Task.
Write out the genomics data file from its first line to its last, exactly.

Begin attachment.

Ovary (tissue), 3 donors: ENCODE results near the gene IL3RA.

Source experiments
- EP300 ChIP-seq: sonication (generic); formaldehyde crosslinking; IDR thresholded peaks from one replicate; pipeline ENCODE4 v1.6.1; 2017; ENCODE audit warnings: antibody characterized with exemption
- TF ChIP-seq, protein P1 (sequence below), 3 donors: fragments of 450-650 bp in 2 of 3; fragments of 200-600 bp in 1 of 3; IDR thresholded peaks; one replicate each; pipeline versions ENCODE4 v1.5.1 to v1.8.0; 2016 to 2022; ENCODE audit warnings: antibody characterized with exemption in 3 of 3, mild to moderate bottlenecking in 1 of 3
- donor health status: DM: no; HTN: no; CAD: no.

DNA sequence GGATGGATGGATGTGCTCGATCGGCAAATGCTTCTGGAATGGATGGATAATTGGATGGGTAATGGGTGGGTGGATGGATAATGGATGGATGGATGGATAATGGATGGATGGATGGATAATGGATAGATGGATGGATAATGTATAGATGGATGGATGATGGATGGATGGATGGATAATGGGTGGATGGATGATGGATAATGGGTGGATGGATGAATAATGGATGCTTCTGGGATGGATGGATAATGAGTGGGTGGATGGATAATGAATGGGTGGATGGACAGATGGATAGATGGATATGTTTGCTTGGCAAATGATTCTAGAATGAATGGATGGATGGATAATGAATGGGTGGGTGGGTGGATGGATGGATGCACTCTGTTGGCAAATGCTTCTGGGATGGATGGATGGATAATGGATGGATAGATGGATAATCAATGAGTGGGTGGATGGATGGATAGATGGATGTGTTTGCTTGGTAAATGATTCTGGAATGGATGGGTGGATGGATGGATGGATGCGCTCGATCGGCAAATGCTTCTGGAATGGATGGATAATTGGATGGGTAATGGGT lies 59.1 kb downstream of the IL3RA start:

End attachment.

Ovary (tissue), 3 donors: ENCODE results near the gene IL3RA.

Source experiments
- EP300 ChIP-seq: sonication (generic); formaldehyde crosslinking; IDR thresholded peaks from one replicate; pipeline ENCODE4 v1.6.1; 2017; ENCODE audit warnings: antibody characterized with exemption
- TF ChIP-seq, protein P1 (sequence below), 3 donors: fragments of 450-650 bp in 2 of 3; fragments of 200-600 bp in 1 of 3; IDR thresholded peaks; one replicate each; pipeline versions ENCODE4 v1.5.1 to v1.8.0; 2016 to 2022; ENCODE audit warnings: antibody characterized with exemption in 3 of 3, mild to moderate bottlenecking in 1 of 3
- donor health status: DM: no; HTN: no; CAD: no.

DNA sequence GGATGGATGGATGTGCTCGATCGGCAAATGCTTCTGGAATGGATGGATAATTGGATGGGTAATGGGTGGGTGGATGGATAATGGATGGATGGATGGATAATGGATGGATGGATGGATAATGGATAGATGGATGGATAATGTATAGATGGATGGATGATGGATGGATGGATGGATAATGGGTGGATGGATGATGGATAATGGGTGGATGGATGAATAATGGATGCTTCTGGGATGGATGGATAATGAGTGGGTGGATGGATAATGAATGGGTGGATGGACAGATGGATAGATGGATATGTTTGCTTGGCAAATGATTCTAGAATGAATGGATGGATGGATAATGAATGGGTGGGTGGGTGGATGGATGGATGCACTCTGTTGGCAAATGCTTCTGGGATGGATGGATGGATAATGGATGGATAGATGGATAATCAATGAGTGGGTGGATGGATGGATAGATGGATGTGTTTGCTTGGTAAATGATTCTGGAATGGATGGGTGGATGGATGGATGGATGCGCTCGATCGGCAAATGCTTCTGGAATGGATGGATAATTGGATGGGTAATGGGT lies 59.1 kb downstream of the IL3RA start: